Agnes Canon is tired of being a spectator in life, an invisible daughter among seven sisters, meat for the marriage market. The rivers of her Pennsylvania countryside flow west, and she yearns to flow with them, explore new lands, know the independence that is the usual sphere of men.
This is a story of a woman’s search for freedom, both social and intellectual, and her quest to understand what freedom means. She learns that freedom can be the scent and sound of unsettled prairies, the glimpse of a cougar, the call of a hawk. The struggle for freedom can test the chains of power, poverty, gender, or the legalized horror of slavery. And to her surprise, she discovers it can be found within a marriage, a relationship between a man and a woman who are equals in everything that matters.
It’s also the story of Jabez Robinson, a man who has traveled across the continent and seen the beauty of the country and the ghastliness of war, as he watches his nation barrel toward disaster. Faced with deep-seated social institutions and hard-headed intransigence, he finds himself helpless to intervene. Jabez’s story is an indictment of war in any century or country, and an admission that common sense and reasoned negotiation continue to fail us.
As Agnes and Jabez struggle to keep their community and their lives from crumbling about them, they must face the stark reality that whether it’s the freedom of an African from servitude, of the South from the North, or of a woman from the demands of social convention, the cost is measured in chaos and blood.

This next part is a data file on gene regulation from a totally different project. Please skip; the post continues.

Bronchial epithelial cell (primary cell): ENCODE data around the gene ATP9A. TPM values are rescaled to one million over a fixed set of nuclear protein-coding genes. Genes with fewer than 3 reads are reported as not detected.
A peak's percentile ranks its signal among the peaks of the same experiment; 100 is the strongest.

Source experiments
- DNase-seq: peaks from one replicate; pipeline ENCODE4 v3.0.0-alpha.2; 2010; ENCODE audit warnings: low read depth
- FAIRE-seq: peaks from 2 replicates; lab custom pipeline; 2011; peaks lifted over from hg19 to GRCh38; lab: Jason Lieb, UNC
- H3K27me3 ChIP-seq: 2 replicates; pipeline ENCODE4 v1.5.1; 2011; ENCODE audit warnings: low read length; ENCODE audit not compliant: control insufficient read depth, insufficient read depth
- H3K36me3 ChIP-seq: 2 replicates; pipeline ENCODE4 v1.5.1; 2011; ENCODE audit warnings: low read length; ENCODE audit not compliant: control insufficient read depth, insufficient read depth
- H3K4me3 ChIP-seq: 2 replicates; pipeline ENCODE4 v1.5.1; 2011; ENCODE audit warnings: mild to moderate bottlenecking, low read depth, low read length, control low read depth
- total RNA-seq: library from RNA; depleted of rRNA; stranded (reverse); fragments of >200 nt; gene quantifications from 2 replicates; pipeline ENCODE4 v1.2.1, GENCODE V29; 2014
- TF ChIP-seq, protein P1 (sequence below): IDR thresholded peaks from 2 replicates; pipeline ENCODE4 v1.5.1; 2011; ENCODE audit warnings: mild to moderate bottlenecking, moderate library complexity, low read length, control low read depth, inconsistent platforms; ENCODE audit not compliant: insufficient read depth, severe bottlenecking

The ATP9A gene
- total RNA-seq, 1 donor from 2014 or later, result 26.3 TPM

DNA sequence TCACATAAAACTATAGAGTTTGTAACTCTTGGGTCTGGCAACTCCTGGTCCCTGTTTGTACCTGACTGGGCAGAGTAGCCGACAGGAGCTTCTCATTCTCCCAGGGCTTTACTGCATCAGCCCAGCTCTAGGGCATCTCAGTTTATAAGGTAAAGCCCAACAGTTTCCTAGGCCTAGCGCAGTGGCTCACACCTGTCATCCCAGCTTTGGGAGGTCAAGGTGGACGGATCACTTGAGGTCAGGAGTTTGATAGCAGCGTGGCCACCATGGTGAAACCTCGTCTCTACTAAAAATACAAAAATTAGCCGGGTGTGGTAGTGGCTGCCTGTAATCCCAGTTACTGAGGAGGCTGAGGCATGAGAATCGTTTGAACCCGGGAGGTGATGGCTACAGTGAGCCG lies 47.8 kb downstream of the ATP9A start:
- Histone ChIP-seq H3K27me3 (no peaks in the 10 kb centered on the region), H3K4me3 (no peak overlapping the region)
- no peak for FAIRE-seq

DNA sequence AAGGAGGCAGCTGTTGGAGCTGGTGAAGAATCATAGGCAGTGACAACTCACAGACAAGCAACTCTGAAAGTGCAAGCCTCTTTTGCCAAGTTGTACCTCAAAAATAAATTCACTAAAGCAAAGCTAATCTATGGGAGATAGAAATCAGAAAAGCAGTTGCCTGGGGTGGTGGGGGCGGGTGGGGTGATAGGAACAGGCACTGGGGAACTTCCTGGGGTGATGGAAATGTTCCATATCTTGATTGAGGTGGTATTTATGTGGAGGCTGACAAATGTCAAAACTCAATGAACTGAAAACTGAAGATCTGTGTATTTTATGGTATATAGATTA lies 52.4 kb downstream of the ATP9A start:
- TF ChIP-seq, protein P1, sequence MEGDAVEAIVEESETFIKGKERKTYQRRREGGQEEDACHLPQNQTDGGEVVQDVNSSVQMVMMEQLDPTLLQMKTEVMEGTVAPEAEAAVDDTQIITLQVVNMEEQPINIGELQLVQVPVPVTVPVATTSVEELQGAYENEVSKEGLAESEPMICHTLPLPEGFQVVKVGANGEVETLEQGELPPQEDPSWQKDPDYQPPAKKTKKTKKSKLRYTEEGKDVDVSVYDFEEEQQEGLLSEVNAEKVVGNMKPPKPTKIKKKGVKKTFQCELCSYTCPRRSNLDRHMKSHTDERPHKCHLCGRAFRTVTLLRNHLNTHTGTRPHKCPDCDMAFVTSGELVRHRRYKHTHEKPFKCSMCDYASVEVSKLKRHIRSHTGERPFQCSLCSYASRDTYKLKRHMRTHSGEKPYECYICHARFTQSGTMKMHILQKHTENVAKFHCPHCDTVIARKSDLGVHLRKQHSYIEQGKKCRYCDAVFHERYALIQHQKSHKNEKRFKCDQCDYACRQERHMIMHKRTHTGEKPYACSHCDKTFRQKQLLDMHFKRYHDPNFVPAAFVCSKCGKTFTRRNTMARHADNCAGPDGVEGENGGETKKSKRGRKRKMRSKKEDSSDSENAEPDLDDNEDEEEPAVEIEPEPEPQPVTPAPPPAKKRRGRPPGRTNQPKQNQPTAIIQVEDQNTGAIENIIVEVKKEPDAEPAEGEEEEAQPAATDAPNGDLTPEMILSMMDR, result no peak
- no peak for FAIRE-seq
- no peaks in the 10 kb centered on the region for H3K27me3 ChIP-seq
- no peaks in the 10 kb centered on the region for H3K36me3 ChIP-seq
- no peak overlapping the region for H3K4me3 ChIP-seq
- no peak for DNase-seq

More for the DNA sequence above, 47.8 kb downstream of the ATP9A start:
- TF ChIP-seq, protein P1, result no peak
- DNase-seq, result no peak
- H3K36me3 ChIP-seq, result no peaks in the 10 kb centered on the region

This eloquent work of historical fiction chronicles the building of a marriage against the background of a civilization growing – and dying – in the prelude to civil war.
What I Thought
This story sucked me in from the very first pages. Lincoln has a gift for writing prose that is both lyrical and highly readable, and she creates some very memorable characters. It’s the story of a relationship between two people who don’t seem to fit within the boundaries of traditional society, yet who manage to find one another. The historical backdrop of the Civil War period and related events makes for an action-packed read that balances out the romantic element of the book. Recommended for readers of historical fiction, particularly set during the U.S. Civil War.
Deborah Lincoln grew up in the small town of Celina, among the cornfields of western Ohio. She earned a bachelor’s degree in English from Michigan State University and a master’s degree in Library Science from the University of Michigan. She and her husband have three grown sons and live on the Oregon coast.
Of her passion for historical fiction, she says: “I’m fascinated by the way events—wars and cataclysms and upheavals, of course, but the everyday changes that wash over everyday lives—bring a poignancy to a person’s efforts to survive and prosper. I hate the idea that brave and intelligent people have been forgotten, that the hardships they underwent have dropped below the surface like a stone in a lake, with not a ripple left behind to mark the spot.”
Agnes Canon’s War is the story of her great great-grandparents, two remarkable people whose lives illustrate the joys and trials that marked America’s tumultuous nineteenth century.
Agnes Canon’s War Blog Tour Schedule
Tuesday, December 9
Interview at Caroline Wilson Writes
Wednesday, December 10
Review at Too Fond
Monday, December 15
Review at Luxury Reading
Thursday, December 18
Review at Griperang’s Bookmarks